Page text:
The build AMD sent is actually a very nice build when you consider what it is. In a small form factor the build will sit easily on a desk or table and would even look at home in an entertainment center. For purposes of my testing and use I paired the system with an Auria 27” (1080) display along with a decent keyboard and mouse, making use of the onboard WiFi for my internet connection. The system came fully installed and setup but you know how much I hate that so the system was formatted clean to Windows 8.1 and the BIOS set to default and then I adjusted as I normally do.
Now adjusting the BIOS I noticed a really neat feature of this chip, you have the option to adjust the TDP target of the chip. The A8 by default is a 65 watt TDP chip, which is very nice. This means it uses less power and is easier to cool than the previous generation A10 and A8. The chip offers an option of dropping the target TDP to 45 watts and AMD actually suggested it in their reviewer guide.
With this information in hand I decided my first testing was to see how the 65 TPD and 45 TDP compared in performance. For this testing I used the latest version of PCMark and ran the Home test suite. I choice this suite as it will provide the best testing for the intended use of the chip and give me a good baseline. In my testing the 45TDP was slightly slower in the standard test coming in 3.5% slower and in the OpenCL accelerator at 6.1% slower.
Next up I wanted to compare these results to AMD’s A10 6800K and was happy to see the A8 7600 in 45 TDP mode was within a single percentage point of an A10 6800 at stock and with the 65 TDP was passing it. Not bad for a lower price point and half the TDP.
Oh wait what about an Intel chip? Using an i5 4670K the A8 was about 8% faster at the 45 TDP setting. So this chip is half the price and delivers as a complete package better performance in PCMark with a lower TDP, NICE!
Next up was some 3DMark and I ran these tests using the Cloudgate test suite. Again this is not the high end but is a more accurate target test for the intended chip use. Again at a 45 TDP the Kaveri was staying almost dead even with a 6800K and with a bump to 65 TDP we see it begin to pull away. Moving to the i5 we see the A8 begin to pull away with the improved onboard graphic solutions starting to shot wit’s stuff.
Now there are some additional tests a lot of sites will run but these tests are mostly trying to break down the CPU and GPU components of the APU. This to me is a dis-service as the APU is a single unit and breaking it apart takes away from the total package solution it is designed to be.
Over the last week I have been using the Kaveri system alongside an i5 system in every day use. This includes Skype, Netflix, Handbrake, decompressing files, music, photo editing even some light gaming. In ever aspect the Kaveri system was snappier and a just plain better computing experience than the i5. While it will not compete with a dedicated graphics gaming machine the Kaveri did okay allow for solid play experience at 720 resolutions in Anno 2070, Bioshock Infinite, Dishonored, Neverwinter and a certain beta that shall remain nameless, the Intel solution struggled with pretty much any gaming I threw at it.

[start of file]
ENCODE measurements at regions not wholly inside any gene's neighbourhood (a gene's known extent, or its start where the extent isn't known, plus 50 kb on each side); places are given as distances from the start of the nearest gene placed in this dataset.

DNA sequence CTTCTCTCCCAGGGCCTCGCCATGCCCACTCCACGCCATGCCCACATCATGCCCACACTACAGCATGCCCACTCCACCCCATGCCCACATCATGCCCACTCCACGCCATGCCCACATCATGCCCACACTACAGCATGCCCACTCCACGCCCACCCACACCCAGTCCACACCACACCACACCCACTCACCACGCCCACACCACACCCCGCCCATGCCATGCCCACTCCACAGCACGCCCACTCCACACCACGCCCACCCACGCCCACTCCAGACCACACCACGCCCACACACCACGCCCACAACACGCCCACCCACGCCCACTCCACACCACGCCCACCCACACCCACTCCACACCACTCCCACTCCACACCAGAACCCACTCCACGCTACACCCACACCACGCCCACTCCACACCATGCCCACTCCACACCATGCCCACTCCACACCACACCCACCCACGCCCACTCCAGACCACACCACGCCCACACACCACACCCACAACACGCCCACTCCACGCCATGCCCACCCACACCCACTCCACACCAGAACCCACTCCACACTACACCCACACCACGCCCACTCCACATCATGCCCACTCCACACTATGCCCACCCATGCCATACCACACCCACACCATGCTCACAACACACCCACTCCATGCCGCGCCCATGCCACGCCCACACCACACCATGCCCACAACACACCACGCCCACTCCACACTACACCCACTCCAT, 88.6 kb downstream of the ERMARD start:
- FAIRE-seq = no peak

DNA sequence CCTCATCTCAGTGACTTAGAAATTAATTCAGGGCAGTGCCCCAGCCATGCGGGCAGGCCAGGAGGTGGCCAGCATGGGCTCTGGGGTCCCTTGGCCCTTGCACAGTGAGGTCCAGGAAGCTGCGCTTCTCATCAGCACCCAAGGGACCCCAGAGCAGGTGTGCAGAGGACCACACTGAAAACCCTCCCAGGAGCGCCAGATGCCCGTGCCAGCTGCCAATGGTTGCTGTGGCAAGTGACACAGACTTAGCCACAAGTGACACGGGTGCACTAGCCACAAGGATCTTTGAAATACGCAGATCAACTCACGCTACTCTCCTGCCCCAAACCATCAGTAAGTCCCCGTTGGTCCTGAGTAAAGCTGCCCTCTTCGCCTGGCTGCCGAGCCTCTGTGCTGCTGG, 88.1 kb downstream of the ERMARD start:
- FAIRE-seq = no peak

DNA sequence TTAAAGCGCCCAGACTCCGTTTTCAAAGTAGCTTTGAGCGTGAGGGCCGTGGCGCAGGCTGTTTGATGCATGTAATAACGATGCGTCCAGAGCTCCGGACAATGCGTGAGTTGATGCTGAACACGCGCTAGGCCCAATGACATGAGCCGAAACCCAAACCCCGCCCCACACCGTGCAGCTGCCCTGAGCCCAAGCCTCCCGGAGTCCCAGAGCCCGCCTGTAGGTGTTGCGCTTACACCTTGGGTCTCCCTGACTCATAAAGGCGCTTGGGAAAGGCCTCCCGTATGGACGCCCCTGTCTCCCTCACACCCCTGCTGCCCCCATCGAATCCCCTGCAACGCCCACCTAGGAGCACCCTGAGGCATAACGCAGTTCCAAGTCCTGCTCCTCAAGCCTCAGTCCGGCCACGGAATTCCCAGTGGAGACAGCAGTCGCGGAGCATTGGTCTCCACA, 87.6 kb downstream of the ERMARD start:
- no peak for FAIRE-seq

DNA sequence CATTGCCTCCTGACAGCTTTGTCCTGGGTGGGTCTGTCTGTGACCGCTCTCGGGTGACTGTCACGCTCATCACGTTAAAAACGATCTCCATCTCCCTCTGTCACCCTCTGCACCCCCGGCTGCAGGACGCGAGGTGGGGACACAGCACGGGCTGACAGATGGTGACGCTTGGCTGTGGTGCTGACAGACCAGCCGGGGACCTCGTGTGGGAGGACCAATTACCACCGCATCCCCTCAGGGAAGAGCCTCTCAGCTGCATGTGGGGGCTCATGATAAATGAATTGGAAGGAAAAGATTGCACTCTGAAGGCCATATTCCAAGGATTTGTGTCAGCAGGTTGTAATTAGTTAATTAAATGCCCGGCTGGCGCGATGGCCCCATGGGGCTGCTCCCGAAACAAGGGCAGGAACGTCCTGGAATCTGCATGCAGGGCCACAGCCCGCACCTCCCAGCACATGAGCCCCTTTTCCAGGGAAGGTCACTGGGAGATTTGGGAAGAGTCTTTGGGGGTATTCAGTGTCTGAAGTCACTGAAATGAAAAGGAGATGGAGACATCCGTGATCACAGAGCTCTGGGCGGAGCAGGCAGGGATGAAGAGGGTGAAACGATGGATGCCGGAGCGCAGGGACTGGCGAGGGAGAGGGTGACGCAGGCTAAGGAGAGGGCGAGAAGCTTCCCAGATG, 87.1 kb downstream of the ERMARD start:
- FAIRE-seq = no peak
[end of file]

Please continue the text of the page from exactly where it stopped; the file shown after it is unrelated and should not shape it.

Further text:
Now if you came here hoping for a bunch of benchmark numbers I am sorry to disappoint. The numbers to me do not tell the story of this chip. There is a saying about the whole being greater than the sum of the parts and the Kaveri is a perfect example of this. Everyone keeps trying to break this chip down into various parts but forget that it is not a bunch of parts thrown together, it is one chip and THAT is how it should be looked at. When you look at in this manner and consider it in the context it is made for this chip is nothing short of amazing.
If it was just what I have seen this week I would be impressed but there is more. Kaveri will make full use of Mantle, HSA and True Audio. These technologies still have a bit before they become mainstream but the fact AMD is already out in front and making full use of this potential is nice to see. This chip has a lot of potential locked up in it, it could get better as it gets older.
If you are looking for a basic computer, one that is not meant for high end gaming or advanced video editing or rendering then Kaveri is the perfect choice for your computer. I will even go a step further, buy an i3 or i5 for such a system makes NO SENSE! The Kaveri is a ton more versatile and has greater potential. The performance and computing experience are outstanding and lower TDP means this chip is design with ITX building in mind. If you are building or buy that family PC then there is only one chip option worth your money.
Well it’s that time of year, the time we all stop, take stock of our life and then pick a part of it we want to change. Okay well that’s how I do it anyway. Now like pretty much everyone on the planet I make the basic ones, such as weight lose. In fact this last year my resolution worked, with almost 60 pounds dropped. However, being as my life revolves around tech I figured I would look at a Tech related resolutions.
My resolution this year is to remove Google from my life. I have already achieved most of this and now my efforts are to maintain it. I have been amazed at how many people ask me why I would do this, I am amazed that more people do not do this. As we have discussed in detail on the show over the last year Google has as a company for years championed privacy while at the same time pretty much ignoring everything they claimed to stand for.